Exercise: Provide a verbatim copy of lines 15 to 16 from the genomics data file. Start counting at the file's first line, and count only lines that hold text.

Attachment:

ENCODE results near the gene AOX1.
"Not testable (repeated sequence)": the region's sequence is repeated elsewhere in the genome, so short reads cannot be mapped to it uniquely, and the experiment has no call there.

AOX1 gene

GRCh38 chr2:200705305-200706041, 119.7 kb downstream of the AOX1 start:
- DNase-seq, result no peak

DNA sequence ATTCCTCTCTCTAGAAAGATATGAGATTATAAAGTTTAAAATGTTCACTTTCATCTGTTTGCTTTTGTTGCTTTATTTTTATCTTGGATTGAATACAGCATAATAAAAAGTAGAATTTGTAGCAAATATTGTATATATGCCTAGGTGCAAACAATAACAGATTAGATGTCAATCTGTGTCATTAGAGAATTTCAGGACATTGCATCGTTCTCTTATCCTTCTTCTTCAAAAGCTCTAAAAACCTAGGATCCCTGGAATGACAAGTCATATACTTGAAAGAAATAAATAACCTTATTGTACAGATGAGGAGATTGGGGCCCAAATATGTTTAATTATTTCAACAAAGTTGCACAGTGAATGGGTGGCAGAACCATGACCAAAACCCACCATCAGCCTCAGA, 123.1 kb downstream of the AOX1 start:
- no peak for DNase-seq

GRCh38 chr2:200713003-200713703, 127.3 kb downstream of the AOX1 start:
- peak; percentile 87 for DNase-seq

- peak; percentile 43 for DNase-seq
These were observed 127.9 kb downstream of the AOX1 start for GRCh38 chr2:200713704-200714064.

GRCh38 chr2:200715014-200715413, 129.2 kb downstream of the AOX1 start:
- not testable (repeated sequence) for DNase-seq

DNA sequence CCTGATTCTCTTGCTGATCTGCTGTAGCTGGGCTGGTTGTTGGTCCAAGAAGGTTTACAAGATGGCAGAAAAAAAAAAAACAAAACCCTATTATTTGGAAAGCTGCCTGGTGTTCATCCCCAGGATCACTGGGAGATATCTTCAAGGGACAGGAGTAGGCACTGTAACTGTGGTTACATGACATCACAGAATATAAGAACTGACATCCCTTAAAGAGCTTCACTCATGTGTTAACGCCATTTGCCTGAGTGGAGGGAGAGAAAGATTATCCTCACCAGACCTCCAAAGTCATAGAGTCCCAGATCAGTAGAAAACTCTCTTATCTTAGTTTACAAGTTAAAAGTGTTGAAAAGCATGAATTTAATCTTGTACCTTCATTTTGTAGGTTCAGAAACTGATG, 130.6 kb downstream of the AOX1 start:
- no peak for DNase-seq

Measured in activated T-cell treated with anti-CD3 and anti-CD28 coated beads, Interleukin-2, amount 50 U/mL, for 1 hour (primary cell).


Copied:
- no peak for DNase-seq

Measured in activated T-cell treated with anti-CD3 and anti-CD28 coated beads, Interleukin-2, amount 50 U/mL, for 1 hour (primary cell).